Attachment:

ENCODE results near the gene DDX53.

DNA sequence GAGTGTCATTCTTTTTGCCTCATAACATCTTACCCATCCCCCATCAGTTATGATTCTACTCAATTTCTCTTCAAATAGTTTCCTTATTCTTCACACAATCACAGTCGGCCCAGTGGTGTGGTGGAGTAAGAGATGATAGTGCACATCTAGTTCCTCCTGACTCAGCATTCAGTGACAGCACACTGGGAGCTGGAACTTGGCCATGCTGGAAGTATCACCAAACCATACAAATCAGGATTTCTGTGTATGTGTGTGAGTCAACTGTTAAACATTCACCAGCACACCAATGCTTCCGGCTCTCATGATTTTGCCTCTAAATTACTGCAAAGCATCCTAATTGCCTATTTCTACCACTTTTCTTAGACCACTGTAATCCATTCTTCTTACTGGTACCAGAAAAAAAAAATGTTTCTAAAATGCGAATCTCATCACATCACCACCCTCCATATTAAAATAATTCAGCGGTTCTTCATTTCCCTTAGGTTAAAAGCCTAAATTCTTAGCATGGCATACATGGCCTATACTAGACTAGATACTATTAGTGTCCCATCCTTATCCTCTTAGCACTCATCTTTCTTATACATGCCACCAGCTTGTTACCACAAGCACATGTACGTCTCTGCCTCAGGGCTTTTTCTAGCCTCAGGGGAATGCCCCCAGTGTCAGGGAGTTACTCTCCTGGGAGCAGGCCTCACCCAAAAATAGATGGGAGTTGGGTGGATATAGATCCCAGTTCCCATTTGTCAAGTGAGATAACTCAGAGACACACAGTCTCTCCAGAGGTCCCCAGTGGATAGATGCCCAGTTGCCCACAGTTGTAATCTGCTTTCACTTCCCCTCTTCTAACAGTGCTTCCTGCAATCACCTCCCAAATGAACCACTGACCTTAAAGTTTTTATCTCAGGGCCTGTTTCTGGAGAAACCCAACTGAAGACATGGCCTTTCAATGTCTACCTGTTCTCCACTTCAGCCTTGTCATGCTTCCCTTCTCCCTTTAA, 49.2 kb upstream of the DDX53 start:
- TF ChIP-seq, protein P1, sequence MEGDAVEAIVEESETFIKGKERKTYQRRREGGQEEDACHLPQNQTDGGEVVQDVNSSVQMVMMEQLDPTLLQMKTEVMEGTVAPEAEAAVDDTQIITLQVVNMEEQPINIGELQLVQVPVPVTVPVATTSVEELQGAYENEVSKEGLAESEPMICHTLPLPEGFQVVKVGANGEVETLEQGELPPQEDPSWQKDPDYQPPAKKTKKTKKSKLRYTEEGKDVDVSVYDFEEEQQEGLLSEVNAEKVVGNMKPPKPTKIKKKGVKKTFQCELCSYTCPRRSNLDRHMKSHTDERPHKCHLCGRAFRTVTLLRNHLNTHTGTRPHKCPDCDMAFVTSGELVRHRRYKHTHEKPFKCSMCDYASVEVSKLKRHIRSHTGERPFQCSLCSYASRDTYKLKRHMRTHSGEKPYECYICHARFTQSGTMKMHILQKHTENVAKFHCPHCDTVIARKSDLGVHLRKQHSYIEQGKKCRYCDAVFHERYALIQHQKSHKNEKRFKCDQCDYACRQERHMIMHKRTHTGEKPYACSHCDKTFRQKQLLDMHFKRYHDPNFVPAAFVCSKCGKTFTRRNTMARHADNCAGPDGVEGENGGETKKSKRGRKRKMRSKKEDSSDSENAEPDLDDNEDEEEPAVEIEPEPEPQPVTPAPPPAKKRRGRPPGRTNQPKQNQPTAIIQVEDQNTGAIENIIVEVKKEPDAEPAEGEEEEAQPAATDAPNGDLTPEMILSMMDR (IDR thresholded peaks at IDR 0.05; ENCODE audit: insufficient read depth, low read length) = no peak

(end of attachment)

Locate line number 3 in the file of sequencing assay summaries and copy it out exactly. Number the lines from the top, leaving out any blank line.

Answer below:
- TF ChIP-seq, protein P1, sequence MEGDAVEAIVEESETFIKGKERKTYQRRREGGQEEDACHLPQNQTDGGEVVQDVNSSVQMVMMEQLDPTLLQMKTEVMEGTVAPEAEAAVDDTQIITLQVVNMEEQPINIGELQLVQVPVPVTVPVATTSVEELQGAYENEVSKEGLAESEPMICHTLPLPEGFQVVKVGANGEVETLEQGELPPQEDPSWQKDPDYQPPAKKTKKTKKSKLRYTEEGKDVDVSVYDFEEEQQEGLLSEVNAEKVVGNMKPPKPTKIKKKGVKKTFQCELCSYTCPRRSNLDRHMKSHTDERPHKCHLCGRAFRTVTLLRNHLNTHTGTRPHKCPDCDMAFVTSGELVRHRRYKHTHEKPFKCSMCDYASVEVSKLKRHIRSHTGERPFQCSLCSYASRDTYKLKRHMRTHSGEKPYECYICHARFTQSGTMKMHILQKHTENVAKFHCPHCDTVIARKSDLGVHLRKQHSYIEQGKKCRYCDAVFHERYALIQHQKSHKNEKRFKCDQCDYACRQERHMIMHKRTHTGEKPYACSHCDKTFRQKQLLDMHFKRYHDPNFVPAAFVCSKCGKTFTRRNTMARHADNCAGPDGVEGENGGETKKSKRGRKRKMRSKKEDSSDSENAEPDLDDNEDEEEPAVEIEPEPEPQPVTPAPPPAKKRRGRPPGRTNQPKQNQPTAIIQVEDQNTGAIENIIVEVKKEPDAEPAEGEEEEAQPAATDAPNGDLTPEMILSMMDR (IDR thresholded peaks at IDR 0.05; ENCODE audit: insufficient read depth, low read length) = no peak